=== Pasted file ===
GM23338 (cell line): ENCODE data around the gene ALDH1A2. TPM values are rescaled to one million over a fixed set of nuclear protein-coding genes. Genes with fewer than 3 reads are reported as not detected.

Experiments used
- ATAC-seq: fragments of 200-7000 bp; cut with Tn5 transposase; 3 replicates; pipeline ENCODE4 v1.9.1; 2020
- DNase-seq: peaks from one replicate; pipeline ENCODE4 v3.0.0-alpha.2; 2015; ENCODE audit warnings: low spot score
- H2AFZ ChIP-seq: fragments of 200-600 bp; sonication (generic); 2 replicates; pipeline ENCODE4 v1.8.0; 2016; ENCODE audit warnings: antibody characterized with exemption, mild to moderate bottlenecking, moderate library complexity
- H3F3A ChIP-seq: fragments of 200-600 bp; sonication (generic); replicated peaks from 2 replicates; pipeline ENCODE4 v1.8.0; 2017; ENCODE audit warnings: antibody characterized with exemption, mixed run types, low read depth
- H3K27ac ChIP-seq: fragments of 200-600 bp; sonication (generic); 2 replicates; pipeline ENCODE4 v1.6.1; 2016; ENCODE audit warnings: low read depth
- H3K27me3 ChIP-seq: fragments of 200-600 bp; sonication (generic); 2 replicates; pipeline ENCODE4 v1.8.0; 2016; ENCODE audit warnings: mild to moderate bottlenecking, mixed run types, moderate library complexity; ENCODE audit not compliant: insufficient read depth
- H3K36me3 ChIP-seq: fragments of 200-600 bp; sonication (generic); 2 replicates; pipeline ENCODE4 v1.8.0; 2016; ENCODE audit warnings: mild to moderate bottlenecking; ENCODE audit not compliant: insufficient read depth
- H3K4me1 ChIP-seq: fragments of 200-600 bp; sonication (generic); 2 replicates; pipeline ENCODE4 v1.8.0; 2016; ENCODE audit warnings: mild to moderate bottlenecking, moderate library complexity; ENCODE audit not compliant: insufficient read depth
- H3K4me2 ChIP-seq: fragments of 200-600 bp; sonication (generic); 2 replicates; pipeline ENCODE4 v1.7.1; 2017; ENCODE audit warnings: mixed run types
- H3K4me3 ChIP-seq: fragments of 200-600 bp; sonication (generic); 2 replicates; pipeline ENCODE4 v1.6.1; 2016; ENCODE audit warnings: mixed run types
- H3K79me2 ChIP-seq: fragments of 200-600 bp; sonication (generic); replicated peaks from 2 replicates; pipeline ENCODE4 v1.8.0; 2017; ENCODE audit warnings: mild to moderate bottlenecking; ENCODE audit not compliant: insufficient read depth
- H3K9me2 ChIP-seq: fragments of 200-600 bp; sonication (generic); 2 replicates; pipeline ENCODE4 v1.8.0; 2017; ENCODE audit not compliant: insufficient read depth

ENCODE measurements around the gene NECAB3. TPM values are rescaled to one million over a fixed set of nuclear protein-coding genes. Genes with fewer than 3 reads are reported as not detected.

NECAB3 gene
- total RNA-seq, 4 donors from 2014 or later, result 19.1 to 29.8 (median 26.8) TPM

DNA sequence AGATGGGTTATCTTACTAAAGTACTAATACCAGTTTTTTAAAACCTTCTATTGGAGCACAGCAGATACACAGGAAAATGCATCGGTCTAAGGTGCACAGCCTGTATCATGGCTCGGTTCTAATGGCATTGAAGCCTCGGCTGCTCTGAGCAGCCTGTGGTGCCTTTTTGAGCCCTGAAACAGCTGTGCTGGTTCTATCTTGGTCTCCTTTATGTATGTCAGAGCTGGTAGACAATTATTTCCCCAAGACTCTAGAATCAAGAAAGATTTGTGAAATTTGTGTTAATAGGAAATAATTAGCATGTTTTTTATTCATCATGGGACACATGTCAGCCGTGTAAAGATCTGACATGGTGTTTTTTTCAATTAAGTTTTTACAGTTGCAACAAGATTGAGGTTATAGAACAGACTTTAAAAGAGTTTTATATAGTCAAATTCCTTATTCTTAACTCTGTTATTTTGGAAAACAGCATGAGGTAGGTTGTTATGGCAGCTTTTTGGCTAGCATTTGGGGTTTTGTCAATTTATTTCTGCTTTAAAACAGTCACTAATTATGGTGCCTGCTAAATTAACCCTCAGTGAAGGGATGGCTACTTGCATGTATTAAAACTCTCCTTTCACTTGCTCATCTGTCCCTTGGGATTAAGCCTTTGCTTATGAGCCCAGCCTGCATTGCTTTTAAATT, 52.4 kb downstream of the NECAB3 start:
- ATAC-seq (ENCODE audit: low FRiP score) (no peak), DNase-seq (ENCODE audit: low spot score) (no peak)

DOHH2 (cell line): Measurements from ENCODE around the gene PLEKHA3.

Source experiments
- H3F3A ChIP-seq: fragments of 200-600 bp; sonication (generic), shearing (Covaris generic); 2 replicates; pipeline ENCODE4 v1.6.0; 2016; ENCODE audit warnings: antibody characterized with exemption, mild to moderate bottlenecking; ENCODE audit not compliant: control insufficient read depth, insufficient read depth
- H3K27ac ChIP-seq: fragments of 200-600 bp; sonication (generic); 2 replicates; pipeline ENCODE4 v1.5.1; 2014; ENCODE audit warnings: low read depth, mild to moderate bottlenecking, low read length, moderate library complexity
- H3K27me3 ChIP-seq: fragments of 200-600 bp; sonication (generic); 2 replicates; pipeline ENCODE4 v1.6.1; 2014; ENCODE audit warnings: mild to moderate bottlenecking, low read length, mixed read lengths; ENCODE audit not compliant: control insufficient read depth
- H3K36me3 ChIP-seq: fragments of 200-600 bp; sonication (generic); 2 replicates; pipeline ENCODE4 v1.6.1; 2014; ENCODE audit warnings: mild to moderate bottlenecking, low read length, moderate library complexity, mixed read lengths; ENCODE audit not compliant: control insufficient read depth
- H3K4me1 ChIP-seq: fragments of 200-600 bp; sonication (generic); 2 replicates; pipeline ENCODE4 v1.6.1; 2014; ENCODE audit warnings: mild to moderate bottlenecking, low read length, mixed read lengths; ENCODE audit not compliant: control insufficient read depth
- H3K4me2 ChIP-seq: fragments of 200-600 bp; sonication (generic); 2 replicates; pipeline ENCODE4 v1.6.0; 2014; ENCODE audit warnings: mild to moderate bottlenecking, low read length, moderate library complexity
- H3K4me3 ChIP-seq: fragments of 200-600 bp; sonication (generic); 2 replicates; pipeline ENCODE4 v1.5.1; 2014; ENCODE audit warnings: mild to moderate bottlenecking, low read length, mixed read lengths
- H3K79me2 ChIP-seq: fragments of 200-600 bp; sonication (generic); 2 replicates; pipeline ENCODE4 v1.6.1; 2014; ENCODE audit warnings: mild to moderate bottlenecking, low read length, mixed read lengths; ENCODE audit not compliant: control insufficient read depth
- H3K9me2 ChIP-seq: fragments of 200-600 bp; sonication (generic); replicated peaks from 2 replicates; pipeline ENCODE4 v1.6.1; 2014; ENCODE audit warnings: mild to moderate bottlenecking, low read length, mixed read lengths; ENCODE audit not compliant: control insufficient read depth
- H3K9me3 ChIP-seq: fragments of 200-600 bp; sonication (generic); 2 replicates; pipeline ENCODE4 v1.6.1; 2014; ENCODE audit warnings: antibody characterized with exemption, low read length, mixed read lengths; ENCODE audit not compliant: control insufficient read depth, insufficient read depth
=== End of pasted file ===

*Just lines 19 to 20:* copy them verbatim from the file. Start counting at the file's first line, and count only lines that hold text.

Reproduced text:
- ATAC-seq (ENCODE audit: low FRiP score) (no peak), DNase-seq (ENCODE audit: low spot score) (no peak)

DOHH2 (cell line): Measurements from ENCODE around the gene PLEKHA3.